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Reviewed by:
  • Phaedra
  • Sam Abel
Phaedra. Performed and Adapted by Everett Quinton. The Ridiculous Theatrical Company at Theater for the New City, New York. 9 August 1996.

Despite financial crises and the loss of its theatre, the Ridiculous Theatrical Company carries on. Charles Ludlam’s heir, Everett Quinton, has made a virtue out of reduced circumstances in this homeless phase, as seen in his solo adaptation of Phaedra. Quinton’s reworking of the classic tragedy marks a departure from the company’s familiar style. The Ridiculous built its reputation on parodies of classical works, notably Ludlam’s brilliant send-up of Camille. But Quinton’s Phaedra approaches its source in a different way. Rather than Ludlam’s manic campiness, Quinton’s Phaedra sticks closely to the original, while challenging the norms of tragic performance.

Quinton keeps the small stage of Theater for the New City nearly bare, framed by four sets of drapery wings in dark primary colors. Ancient Greece is suggested by short plaster columns standing to either side; atop each sits a styrofoam wig block head. More heads float above, evoking a chorus or audience. Popular Greek music sets the opening scene, located not in Athens but a New York Greek diner. Quinton emerges as Lilly, a gum-cracking, moussaka-slinging waitress in a mountainous wig. Lilly banters with the audience until the “entrance” of an unseen schoolboy. He is depressed because he has to read Phaedra; Lilly decides to help by enacting the play. She enlists the audience as two-part chorus, instructing one side to say “Aieee, Aieee, Aieee,” the other “Woe, Woe, Woe” on cue. Quinton then drops this admittedly labored framing device and runs offstage. In a moment he reappears wigless, bald, and draped in a flowing gown in camouflage green.

Quinton, in condensing the tragedy to forty-five minutes, draws primarily from Racine, adopting Racine’s noble tone over Euripidean irony. But he also excises most of Racine’s added characters—the raisonneurs and Hippolytus’ decorous love interest—along with the formal verse. This is a minimalist Phaedra, focused on the title character and run at breakneck pace. The speed of the action is matched by the intensity of Quinton’s acting; at the end of the hour, when Phaedra collapses lifeless, Quinton’s gown literally drips with sweat.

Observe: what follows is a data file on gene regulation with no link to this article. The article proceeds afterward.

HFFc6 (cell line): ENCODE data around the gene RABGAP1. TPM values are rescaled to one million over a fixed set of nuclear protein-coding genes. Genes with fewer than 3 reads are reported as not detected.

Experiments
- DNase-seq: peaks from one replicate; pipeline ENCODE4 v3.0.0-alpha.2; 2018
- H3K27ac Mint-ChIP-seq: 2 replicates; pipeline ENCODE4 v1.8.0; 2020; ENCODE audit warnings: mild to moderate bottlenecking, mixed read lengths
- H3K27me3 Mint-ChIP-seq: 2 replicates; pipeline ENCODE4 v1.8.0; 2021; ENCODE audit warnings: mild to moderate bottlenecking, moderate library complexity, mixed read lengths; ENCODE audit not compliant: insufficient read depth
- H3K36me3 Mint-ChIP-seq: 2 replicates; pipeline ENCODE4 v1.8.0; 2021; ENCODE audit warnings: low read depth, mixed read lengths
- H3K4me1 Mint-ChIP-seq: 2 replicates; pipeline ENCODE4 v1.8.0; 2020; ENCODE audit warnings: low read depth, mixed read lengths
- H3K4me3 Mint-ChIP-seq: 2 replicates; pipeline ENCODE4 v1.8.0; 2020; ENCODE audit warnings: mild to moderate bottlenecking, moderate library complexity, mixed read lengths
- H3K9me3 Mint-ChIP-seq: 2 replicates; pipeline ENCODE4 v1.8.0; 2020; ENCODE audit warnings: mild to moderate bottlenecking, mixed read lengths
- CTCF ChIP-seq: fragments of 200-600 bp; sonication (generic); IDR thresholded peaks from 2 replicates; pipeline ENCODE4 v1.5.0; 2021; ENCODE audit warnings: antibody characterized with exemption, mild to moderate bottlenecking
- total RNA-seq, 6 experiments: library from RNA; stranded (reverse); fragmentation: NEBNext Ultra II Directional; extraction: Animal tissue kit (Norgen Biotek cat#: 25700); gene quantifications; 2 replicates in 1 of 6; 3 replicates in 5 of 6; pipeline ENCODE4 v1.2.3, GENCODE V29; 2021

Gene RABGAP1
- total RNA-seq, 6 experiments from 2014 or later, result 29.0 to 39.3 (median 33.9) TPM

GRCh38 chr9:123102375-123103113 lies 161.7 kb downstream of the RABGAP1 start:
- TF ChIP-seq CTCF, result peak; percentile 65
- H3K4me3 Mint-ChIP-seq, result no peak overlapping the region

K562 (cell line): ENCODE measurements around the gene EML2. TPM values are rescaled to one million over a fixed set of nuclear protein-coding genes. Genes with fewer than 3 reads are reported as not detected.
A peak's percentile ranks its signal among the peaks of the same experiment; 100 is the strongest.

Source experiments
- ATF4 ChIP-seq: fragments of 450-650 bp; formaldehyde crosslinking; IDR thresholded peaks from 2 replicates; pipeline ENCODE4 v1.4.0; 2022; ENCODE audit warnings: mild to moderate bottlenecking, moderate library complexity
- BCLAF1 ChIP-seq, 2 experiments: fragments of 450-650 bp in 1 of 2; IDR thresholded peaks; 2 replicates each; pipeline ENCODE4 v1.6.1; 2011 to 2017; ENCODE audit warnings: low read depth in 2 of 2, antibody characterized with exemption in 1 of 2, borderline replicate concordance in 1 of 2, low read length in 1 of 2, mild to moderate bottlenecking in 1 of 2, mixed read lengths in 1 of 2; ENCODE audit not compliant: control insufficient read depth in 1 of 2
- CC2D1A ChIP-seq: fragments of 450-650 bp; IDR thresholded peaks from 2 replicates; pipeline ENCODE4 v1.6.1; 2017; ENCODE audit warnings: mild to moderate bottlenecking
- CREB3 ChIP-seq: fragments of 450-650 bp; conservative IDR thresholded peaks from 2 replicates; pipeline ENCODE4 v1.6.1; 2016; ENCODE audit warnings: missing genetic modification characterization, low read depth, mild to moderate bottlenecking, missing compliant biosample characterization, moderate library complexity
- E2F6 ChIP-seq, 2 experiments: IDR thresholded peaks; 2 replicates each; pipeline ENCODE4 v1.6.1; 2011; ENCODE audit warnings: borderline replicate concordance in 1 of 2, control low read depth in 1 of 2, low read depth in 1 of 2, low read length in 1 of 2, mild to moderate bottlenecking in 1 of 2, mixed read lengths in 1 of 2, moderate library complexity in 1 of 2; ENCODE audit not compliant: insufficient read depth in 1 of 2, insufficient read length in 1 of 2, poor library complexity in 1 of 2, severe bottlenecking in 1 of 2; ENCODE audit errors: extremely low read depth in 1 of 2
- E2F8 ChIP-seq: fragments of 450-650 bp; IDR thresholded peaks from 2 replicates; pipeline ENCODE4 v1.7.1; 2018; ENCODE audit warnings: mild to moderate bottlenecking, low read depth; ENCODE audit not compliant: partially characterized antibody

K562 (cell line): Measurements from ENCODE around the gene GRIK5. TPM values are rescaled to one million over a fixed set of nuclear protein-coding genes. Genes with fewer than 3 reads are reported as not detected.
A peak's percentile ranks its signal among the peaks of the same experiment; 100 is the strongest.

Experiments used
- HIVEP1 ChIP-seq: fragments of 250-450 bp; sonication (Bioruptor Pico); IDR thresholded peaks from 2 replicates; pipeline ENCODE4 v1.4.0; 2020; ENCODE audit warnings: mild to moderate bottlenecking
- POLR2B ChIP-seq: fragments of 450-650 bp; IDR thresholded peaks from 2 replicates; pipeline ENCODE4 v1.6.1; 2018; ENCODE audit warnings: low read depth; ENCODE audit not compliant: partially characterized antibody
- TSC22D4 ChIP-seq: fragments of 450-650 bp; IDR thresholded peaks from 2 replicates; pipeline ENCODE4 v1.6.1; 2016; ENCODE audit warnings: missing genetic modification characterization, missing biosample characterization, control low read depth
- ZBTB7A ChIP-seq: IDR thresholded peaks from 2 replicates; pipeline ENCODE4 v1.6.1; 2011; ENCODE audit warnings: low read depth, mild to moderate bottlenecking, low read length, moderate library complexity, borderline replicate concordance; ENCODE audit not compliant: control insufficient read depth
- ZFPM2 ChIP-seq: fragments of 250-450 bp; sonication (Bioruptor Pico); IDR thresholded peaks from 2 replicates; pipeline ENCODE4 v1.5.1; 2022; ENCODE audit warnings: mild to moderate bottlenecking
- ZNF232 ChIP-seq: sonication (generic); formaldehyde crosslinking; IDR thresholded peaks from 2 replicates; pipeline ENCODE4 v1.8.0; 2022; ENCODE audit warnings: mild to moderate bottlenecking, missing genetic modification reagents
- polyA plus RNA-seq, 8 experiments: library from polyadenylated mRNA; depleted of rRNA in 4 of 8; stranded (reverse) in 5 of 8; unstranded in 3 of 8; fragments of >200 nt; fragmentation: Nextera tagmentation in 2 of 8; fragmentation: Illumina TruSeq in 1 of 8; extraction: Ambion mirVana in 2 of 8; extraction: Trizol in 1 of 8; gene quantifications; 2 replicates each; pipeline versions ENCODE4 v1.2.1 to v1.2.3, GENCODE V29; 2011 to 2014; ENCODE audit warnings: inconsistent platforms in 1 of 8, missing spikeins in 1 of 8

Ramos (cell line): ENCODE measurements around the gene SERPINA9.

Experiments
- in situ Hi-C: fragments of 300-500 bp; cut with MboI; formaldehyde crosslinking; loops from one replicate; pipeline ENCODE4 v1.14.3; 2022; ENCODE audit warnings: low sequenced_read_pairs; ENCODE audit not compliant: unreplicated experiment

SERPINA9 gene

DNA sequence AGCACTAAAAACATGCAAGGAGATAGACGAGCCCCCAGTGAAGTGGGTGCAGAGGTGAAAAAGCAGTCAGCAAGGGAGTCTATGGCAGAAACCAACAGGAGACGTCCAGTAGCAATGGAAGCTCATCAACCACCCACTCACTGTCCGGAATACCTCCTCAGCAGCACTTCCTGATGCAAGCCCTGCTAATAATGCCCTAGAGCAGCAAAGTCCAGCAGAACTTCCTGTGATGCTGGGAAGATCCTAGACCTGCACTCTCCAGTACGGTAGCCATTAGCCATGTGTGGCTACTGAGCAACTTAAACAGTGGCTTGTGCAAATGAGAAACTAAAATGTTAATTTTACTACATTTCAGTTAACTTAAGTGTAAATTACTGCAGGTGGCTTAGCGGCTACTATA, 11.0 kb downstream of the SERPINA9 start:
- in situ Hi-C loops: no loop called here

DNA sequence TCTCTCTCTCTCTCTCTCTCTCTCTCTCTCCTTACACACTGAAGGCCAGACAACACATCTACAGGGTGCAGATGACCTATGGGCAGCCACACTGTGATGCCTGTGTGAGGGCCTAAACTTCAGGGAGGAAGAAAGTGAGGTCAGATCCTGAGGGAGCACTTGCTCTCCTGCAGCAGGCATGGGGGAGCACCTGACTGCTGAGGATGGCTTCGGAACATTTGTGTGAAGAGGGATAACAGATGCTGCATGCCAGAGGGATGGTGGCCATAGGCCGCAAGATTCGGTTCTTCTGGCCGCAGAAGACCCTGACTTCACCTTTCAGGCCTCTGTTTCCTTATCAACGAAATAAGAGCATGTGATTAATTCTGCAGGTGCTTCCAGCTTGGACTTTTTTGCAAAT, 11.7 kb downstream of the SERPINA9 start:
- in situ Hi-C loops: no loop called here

As with most Ridiculous plays, the script is loose. Scenes change abruptly, and characters exhibit little coherence or motivation. Quinton is more interested in raw emotion than the Racinean [End Page 245] hallmarks of logic and consistency; but then, Ridiculous performances aren’t about logic. Notably missing, however, is the Ridiculous’s central trademark: laughter. After Quinton abandons the diner, all hints of parody disappear. There is no bawdy queering of text here, as in Camille, nor does condensation generate parody, as in Stoppard’s fifteen-minute Hamlet. Only the philosophical excursions and niceties of character disappear; Quinton plays the intense emotions seriously. The result is certainly not comedy, though neither does it feel like familiar tragedy.

Similarly, it is hard to label Quinton’s performance style. His gestures are taut, broad, and slow; he dances Phaedra’s agony. Quinton clearly distinguishes the characters, but he imbues them equally with physical pain, resulting in an over-the-top intensity that borders on the ridiculous. When Ludlam performed Camille, he took his character seriously, but tears of pain intermingled with tears of laughter. In Phaedra, Quinton abandons the safety net of parody, relying only on the force of the story.

Quinton does not allow the audience to put the tragedy at a distance. The small space ensures that every spectator sees Phaedra’s contortions at close range. More importantly, Quinton continues to use the audience as chorus. Initially the cries of “Aieee” and “Woe” retain their comic sense, often accompanied by suppressed giggles. As the tragedy deepens, the choral wails become more hushed, less and less silly. Quinton, by involving the audience, asks us to reevaluate our relationship to classical tragedy. Like the invisible schoolboy in the opening scene, I approach the very idea of Racine with trepidation, and a sense of “lofty perception”: I stand back from the narrative, reading the story through the...

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pp. 245-246
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